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Jel Classification:E62 

Working Paper
The Returns to Government R&D: Evidence from U.S. Appropriations Shocks

Based on a narrative classification of all significant postwar changes in R&D appropriations for five major federal agencies, we find that an increase in nondefense R&D appropriations leads to increases in various measures of innovative activity and higher business-sector productivity in the long run. We structurally estimate the production function elasticity of nondefense government R&D capital using the SP-IV methodology of Lewis and Mertens (2023) and obtain implied returns of 150 to 300 percent over the postwar period. The estimates indicate that government-funded R&D accounts for one ...
Working Papers , Paper 2305

Working Paper
How to Starve the Beast: Fiscal Policy Rules

Countries have widely imposed fiscal rules designed to constrain government spending and ensure fiscal responsibility. This paper studies the effectiveness and welfare implications of revenue, deficit and debt rules when governments are discretionary and profligate. The optimal prescription is a revenue ceiling coupled with a balance budget requirement. For the U.S., the optimal revenue ceiling is about 15% of output, 3 percentage points below the postwar average. Most of the benefits can still be reaped with a milder constraint or escape clauses during adverse times. Imposing a single fiscal ...
Working Papers , Paper 2019-026

Working Paper
The Returns to Government R&D: Evidence from U.S. Appropriations Shocks

We estimate the causal impact of government-funded R&D on business-sector productivity growth. Identification is based on a novel narrative classification of all significant postwar changes in appropriations for R&D funded by five major federal agencies. Using long-horizon local projections and the narrative measures, we find that an increase in appropriations for nondefense R&D leads to increases in various measures of innovative activity, and higher productivity in the long run. We structurally estimate the production function elasticity of nondefense government R&D capital using the SP-IV ...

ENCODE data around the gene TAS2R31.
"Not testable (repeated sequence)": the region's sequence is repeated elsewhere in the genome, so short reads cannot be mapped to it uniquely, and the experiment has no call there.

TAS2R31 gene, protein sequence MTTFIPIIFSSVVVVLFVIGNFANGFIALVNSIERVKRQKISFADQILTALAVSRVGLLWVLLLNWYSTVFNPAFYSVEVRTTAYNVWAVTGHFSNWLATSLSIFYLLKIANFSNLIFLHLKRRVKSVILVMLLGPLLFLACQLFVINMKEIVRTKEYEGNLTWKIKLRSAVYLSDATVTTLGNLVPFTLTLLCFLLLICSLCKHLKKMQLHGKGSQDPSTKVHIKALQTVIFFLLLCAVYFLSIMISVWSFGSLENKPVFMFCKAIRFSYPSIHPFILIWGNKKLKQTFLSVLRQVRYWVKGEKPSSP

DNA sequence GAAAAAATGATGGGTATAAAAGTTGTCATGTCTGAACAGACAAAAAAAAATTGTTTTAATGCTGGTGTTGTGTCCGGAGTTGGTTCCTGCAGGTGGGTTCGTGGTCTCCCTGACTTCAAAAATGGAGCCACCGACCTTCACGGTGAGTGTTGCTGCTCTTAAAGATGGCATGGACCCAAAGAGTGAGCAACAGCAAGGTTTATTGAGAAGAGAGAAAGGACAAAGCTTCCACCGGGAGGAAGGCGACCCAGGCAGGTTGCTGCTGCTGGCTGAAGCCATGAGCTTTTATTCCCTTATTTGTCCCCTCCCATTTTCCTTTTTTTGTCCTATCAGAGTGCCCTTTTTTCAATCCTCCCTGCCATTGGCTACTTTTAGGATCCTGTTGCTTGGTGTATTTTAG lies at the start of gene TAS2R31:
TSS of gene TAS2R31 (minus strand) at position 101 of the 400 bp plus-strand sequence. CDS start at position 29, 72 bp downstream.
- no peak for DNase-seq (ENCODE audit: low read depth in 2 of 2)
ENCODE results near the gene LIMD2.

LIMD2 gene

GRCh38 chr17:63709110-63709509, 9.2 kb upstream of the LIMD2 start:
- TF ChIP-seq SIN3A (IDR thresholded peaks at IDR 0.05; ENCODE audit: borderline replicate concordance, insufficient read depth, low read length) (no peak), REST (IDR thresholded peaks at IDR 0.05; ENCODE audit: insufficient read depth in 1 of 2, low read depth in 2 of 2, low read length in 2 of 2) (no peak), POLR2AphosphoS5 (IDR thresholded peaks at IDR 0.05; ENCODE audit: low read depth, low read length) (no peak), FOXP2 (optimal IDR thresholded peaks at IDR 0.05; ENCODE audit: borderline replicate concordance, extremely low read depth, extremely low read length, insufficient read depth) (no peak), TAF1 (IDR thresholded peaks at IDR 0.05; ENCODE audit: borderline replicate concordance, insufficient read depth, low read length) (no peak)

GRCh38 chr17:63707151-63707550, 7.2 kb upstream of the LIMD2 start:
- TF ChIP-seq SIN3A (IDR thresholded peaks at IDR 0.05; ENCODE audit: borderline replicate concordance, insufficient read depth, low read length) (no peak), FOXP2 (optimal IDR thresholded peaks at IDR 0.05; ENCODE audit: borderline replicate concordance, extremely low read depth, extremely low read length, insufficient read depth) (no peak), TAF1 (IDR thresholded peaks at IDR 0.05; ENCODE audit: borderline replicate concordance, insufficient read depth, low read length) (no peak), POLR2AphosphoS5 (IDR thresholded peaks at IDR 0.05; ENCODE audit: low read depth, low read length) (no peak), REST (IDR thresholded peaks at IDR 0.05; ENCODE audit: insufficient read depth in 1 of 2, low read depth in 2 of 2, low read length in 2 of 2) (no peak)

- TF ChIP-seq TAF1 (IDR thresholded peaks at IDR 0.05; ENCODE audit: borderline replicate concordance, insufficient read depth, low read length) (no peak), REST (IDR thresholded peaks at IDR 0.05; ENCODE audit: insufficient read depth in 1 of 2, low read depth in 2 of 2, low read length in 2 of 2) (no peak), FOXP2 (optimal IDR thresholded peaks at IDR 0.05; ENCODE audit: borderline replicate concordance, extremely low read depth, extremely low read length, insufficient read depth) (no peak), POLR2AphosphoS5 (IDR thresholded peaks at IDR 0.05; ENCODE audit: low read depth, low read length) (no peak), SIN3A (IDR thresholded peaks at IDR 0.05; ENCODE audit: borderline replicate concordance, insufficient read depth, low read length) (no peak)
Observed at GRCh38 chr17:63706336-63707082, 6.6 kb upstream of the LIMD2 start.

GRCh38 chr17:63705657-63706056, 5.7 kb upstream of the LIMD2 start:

Working Papers , Paper 2305

Journal Article
COVID-19: Fiscal Implications and Financial Stability in Developing Countries

The COVID-19 pandemic has been unlike any other crisis that we have experienced in that it hit all economies in the world at the same time, compromising the risk-sharing ability of nations. At the onset of the pandemic, the World Bank (WB) and the International Monetary Fund (IMF) jointly pledged 1.16 trillion U.S. dollars to help emerging economies deal with COVID-19. Would this amount have been enough to preserve financial stability in a worst case scenario, and what were the fiscal implications of the pandemic? In this article we aim to answer these questions by documenting the size of the ...
Review , Volume 105 , Issue 3 , Pages 137-149

Journal Article
The Aggregate and Relative Economic Effects of Government Financed Health Care

Government‐financed health care expenditures, through Medicare and Medicaid, have grown from roughly 0% to over 7.6% of national personal income over the past 50 years. This paper investigates the stimulative effects of Medicare spending. Using an annual, state‐level panel, we regress state income growth on own‐state spending and spending in other states, instrumented by unanticipated shocks to aggregate Medicare spending, to estimate local and spillover effects. In our benchmark specification, the own‐spending multiplier equals 1.3 and the spillover multiplier equals 0.4. The total ...
Working Papers , Volume 59 , Issue 2

Working Paper